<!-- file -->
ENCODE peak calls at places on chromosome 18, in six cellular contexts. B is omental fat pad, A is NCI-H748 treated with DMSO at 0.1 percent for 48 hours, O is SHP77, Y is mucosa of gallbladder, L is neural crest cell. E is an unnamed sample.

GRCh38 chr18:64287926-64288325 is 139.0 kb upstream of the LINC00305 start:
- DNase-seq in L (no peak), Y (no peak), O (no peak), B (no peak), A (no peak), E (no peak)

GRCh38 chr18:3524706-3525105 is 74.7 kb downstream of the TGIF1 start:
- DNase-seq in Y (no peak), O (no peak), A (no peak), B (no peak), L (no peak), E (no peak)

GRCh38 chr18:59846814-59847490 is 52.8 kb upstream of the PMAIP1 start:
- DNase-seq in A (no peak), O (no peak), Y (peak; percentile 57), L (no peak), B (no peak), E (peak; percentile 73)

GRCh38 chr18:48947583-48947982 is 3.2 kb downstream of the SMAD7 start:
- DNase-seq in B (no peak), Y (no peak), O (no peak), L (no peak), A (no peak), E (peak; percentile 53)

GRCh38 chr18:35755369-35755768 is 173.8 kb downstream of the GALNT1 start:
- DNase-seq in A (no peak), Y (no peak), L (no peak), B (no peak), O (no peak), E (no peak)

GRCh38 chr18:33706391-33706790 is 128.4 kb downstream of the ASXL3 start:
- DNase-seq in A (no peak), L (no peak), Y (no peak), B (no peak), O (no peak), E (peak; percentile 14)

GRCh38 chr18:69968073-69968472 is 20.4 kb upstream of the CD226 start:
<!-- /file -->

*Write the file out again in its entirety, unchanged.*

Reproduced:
ENCODE peak calls at places on chromosome 18, in six cellular contexts. B is omental fat pad, A is NCI-H748 treated with DMSO at 0.1 percent for 48 hours, O is SHP77, Y is mucosa of gallbladder, L is neural crest cell. E is an unnamed sample.

GRCh38 chr18:64287926-64288325 is 139.0 kb upstream of the LINC00305 start:
- DNase-seq in L (no peak), Y (no peak), O (no peak), B (no peak), A (no peak), E (no peak)

GRCh38 chr18:3524706-3525105 is 74.7 kb downstream of the TGIF1 start:
- DNase-seq in Y (no peak), O (no peak), A (no peak), B (no peak), L (no peak), E (no peak)

GRCh38 chr18:59846814-59847490 is 52.8 kb upstream of the PMAIP1 start:
- DNase-seq in A (no peak), O (no peak), Y (peak; percentile 57), L (no peak), B (no peak), E (peak; percentile 73)

GRCh38 chr18:48947583-48947982 is 3.2 kb downstream of the SMAD7 start:
- DNase-seq in B (no peak), Y (no peak), O (no peak), L (no peak), A (no peak), E (peak; percentile 53)

GRCh38 chr18:35755369-35755768 is 173.8 kb downstream of the GALNT1 start:
- DNase-seq in A (no peak), Y (no peak), L (no peak), B (no peak), O (no peak), E (no peak)

GRCh38 chr18:33706391-33706790 is 128.4 kb downstream of the ASXL3 start:
- DNase-seq in A (no peak), L (no peak), Y (no peak), B (no peak), O (no peak), E (peak; percentile 14)

GRCh38 chr18:69968073-69968472 is 20.4 kb upstream of the CD226 start: